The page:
Ivy Baker wrote, “When Dad was severely injured in a mining accident, Mother decided to open a small boarding house for single miners in Bingham Canyon.  Her pragmatic, homespun philosophy seemed to work.  And so did her tireless hands.  At a very early age, I had practically a full-time job in our boardinghouse.  At 5 a.m. I would tumble out of bed in my cold room, slip into black long-handled underwear, black bloomers, black stockings and the plain black cotton dress which I always wore to school.
            “There was the breakfast table to set and then there were sandwiches to make for the men’s lunch buckets.  The first boarders would appear for breakfast at 6 and no sooner had they gone clomping off to the mine than another shift would sit down.  The men devoured huge bowls of steaming mush, ham and eggs and polished these off with hot cakes or hot homemade bread spread with Mother’s elderberry jam.
            “Then I’d see that my sleepy-eyed brothers ate their breakfast and afterward shepherd them to school.  When I got home in the afternoon, it would be time to set the table for the first supper shift.  Later came supper for the day workers who were just emerging from the copper mine.  Before going to bed Mother and I would start packing lunch buckets for the men who went to work after midnight on the graveyard shift.  We would make hot coffee and leave it on the stove with doughnuts and cake on the table—then we would both tumble into bed.”
Frog Town and Yampa Smelter

If the boarding house supplied Bingham Canyon with much of its stability, it was the saloon which supplied much of its reputation.  Among the best saloons in the canyon were the Copper King and the California.
Dinkeyville top   Copperfield with US Mine boarding house
Saloons offered carefree miners diversions that no company clubhouse could match.  Companionship, liquor, meals, all varieties of tobacco, and gambling—poker, faro, craps and roulette.  Nearly every saloon maintained an orchestra or a mechanical piano. Some saloon proprietors became promoters of sporting events.  Al Bunker regularly booked 20-round boxing matches into his Copperfield establishment.  Many local boxers including Jack Dempsey were often featured.
Wrestling was also a drawing card in some saloons with Greeks matched against Japanese.  And there were the usual backyard dog and cock fights.  Even during the Prohibition Years of 1920 to 1933 you could always get a stiff drink in Bingham Canyon.  The 36 saloons along Main Street (now soft-drink parlors) continued to quench the thirst of thousands of miners around the clock.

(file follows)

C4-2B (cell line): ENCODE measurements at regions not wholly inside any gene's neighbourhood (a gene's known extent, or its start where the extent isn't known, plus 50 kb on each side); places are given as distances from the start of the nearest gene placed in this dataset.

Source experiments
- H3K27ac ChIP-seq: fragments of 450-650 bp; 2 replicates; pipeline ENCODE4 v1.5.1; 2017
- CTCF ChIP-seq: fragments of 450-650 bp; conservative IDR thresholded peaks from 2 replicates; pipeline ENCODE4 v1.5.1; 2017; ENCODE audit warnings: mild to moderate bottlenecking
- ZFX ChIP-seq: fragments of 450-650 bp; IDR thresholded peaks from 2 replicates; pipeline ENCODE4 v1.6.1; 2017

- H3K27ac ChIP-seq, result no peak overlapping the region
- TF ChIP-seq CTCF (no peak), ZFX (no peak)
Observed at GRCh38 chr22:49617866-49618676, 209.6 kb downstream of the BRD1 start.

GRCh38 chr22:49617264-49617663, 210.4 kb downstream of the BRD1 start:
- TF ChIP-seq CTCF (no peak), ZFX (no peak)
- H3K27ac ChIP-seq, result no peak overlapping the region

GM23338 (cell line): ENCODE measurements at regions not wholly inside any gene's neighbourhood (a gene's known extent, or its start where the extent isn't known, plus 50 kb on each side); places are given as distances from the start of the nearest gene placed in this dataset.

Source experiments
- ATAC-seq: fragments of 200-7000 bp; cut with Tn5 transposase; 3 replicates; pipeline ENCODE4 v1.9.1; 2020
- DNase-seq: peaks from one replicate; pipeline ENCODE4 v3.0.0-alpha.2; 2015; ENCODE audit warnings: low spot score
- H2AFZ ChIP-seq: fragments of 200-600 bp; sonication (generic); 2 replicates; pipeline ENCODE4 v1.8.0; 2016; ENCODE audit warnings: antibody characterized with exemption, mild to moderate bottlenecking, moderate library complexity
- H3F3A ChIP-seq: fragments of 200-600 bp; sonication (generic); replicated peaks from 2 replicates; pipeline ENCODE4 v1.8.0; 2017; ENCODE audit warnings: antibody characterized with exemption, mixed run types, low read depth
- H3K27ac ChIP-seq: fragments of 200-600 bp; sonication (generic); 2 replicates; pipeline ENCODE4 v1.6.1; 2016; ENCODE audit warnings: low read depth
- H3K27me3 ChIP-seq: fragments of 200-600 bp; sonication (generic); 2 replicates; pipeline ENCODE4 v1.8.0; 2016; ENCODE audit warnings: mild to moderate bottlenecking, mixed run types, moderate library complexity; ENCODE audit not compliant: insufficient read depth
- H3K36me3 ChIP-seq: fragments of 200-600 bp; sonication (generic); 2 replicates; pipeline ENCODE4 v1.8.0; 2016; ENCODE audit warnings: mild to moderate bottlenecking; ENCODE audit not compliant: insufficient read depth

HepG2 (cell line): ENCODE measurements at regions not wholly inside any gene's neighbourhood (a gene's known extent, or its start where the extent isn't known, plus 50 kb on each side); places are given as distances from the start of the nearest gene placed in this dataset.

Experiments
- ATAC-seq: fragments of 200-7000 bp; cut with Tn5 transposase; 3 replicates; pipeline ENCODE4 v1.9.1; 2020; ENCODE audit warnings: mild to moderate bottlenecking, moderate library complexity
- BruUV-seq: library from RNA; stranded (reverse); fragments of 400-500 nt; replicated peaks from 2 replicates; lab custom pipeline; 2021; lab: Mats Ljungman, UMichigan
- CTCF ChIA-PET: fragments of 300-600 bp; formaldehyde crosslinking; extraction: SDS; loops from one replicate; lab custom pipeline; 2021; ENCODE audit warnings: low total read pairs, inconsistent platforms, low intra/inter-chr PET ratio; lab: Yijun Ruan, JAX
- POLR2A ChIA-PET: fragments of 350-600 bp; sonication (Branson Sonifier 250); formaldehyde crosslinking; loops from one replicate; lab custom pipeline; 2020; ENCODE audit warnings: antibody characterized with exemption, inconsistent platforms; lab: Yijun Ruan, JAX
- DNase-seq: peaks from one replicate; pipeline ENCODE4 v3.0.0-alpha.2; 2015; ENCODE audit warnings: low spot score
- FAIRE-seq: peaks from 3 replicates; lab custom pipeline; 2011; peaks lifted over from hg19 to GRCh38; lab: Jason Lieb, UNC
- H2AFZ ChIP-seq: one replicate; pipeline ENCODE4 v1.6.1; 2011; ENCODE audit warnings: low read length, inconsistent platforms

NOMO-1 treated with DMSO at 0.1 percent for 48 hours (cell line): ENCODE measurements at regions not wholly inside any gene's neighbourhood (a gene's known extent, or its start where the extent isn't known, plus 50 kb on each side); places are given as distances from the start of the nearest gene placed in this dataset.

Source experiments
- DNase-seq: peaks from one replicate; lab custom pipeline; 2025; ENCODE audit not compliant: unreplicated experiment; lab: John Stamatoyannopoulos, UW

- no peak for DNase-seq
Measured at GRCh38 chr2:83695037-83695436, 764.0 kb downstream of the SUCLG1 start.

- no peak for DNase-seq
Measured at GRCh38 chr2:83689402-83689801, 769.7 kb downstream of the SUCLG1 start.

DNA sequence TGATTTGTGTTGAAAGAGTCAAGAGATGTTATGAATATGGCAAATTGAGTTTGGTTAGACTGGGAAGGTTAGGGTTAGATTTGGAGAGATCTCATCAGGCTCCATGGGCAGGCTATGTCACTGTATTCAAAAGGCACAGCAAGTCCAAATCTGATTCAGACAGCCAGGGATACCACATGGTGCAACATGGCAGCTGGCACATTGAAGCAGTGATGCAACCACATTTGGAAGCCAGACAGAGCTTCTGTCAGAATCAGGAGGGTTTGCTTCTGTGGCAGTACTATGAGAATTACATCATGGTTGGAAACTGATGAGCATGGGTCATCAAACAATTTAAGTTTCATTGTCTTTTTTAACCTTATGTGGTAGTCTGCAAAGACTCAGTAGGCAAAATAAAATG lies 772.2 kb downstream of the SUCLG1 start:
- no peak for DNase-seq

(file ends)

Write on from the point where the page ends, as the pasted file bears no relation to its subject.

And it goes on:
Next we come to HIGHLAND BOY:  Settled by Austrians and Slavs. It also contained the smaller camps of Phoenix, Frisco and Boston Con.  The best known building was the Community House run by Ada Duhigg—the Angel of Highland Boy because of her bravery during the devastating fire of 1932.

Miss Duhigg Highland Boy Kiids
 Then at last to COPPERFIELD:  with its familiar landmark, the Rex Hotel and the Copperfield Theater and several other businesses, boarding houses and bars. 

In my research I found that a study of the local surnames found in the U.S. Census Records of 1930 told the story:  JUST LISTEN TO THESE NAMES!  Adams, Andreason and Anagnostakis; Badovinatz, Balamis, Borich and Bernado; Carrigan and Compagno;  Depenza and Durnford; Ericksen, Espinosa and Epis; Fernandez, Fassio and Faddis; Golesh, Gerbic and Gavilovich; Halverson, Huebner and Hatfield; Ishimatsu and Ivie; Jiminez, Jacques and Jimas; Kenner and Kliebenstein; Lopez, Lombardi and Larish; MacNeil and Markovitch; Nepolis and Nix;  Ogawa and O’Mally; Pino, Papanikolas and Pagnotta; Rubich, Rubalcava and Rasmussen; Speros, Serassio and Suzuki; Trujillo and Tobiason, Vlasic, Vardakis and Vasquez; Whetzel and Xanthos, Yengich and Zdunich.   A little United Nations

            Expansion of its open pit mine was essential and the Kennecott Copper Corporation began buying property around the canyon as it became available for some time prior to 1959.  In the middle of that year a long workers’ strike began against Kennecott and more families left the area. As the year dragged toward a close the handwriting was on the wall.
Galena Days with Doctor Richards
       On December 9, 1959, nearly all of the property owners in Bingham Canyon met with Kennecott officials to discuss the sale of the towns and surrounding areas.  Gradually the purchase of all parcels of living areas for miners led to the huge expansion of the open copper pit and the swallowing up of the old towns in the canyon.  Highland Boy and Copperfield were dismantled in 1960 and the last buildings in Bingham Town were torn down in 1972.  Lark disappeared from the map by the end of 1980. 
Today more than 150 years since the first mining activity, the town of Copperton remains the sole survivor of the 15 towns and settlements that made Bingham Canyon one of the most culturally diverse and rich areas of Utah.
Copperfield businesses 
300,000 tons of copper per year=$3.75 x 2000 x 300,000= $22.5 BILLION
500,000 ounces of gold=$1,725 x 500,000=$1.2 BILLION
4,000,000 ounces of silver=$33 x 4 M=$132 MILLION

I love this little rhyme written by a student at Bingham Canyon Elementary:

There used to be towns here,
With trestles, trains and play;
We climbed up to our homes here
‘Till giants moved it away.